Competition – your secret to success


My friend and softball guru, Bobby Simpson, shared an insight with me about competition that has captivated my mind.

Tony Gwynn was one of the greatest hitters in the history of major league baseball. According to Greg Riddoch, former San Diego Padres manager, what made Tony great was whom he competed against. He found no satisfaction in being better than most of the other hitters his era, but constantly competed against himself. He always wanted to be better than yesterday’s Tony Gwynn.

Some players find contentment being better than most other players. Most players would be satisfied being the single best in their field. Tony was never satisfied. He didn’t compare himself to other outfielders or any other hitters, but he constantly compared himself to himself.

A story about competition

Jesus told a story about a man going on a journey who left shares of his possessions with three slaves. You can find the parable in Matthew 25:14-30. He gave one slave five shares, another two shares, and a third he gave one share. Two of the slaves invested the man’s possessions and double his holdings. The one with a single share played it safe and buried the share for safekeeping.

Upon the man’s return, he settled accounts with his slaves. As you might imagine he praised the two productive slaves for their industry and faithfulness. Conversely, he condemned the unproductive slave as wicked and lazy. The difference was not where they started nor where they ended, but what they did in the meantime.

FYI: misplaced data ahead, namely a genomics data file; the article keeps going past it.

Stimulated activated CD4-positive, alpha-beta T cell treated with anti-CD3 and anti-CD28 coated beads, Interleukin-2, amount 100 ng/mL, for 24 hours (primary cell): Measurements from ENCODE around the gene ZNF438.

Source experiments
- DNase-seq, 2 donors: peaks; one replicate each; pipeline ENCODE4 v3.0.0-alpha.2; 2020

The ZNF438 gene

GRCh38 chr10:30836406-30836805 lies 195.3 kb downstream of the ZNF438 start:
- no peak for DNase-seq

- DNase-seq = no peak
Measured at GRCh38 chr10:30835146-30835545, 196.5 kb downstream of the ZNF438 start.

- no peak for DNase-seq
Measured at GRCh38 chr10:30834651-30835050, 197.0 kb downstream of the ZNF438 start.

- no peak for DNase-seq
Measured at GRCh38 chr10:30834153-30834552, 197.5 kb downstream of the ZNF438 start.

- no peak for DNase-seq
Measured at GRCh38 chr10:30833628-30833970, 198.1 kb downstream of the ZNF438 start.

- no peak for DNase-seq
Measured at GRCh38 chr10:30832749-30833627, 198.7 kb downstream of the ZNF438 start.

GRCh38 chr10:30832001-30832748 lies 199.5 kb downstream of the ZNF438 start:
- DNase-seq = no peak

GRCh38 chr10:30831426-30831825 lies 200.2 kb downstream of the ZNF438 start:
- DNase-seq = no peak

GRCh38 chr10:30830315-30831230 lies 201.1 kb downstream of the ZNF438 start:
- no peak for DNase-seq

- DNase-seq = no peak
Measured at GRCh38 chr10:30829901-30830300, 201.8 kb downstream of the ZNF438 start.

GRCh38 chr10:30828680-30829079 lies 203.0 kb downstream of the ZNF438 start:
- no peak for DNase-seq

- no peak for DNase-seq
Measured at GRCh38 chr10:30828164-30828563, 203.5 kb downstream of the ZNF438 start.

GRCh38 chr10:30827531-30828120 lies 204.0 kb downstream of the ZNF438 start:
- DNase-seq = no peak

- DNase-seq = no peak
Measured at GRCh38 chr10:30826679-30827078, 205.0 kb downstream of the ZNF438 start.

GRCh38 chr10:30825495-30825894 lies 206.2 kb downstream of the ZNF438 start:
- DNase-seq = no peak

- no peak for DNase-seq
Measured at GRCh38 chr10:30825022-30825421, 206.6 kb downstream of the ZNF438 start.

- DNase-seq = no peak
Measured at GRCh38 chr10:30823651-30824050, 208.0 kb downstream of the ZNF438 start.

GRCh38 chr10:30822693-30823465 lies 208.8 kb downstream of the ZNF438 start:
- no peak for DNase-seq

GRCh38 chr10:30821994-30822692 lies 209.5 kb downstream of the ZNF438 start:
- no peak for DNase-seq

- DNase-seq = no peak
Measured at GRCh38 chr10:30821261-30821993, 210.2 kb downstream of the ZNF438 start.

A lesson in competition

So what does the parable have in common with Tony Gwynn and you?

The unproductive slave looked at what the others received and knew he could not compete with them. He decided to “play to not lose.” How many times are we like this slave? We look at what others have and give up. We feel like we can’t compete with them, so we don’t compete at all.

The slave with two shares might have looked at the one with five and gave up thinking he couldn’t compete. But he didn’t. Too often, we fail to better ourselves because we believe we have to be better than someone else. So, we don’t even try.

Tony Gwynn became one of the best hitters in baseball because he competed every day against one of the best hitters in baseball – Tony Gwynn. Instead of looking at others against whom you think you can’t compete, see your greatest competition in the mirror. Stop trying to be better than someone else and seek to be better than yesterday’s you.

This commentary originally appeared at Duggan's personal blog. 

baseball, competition, discipleship, improvement, Macon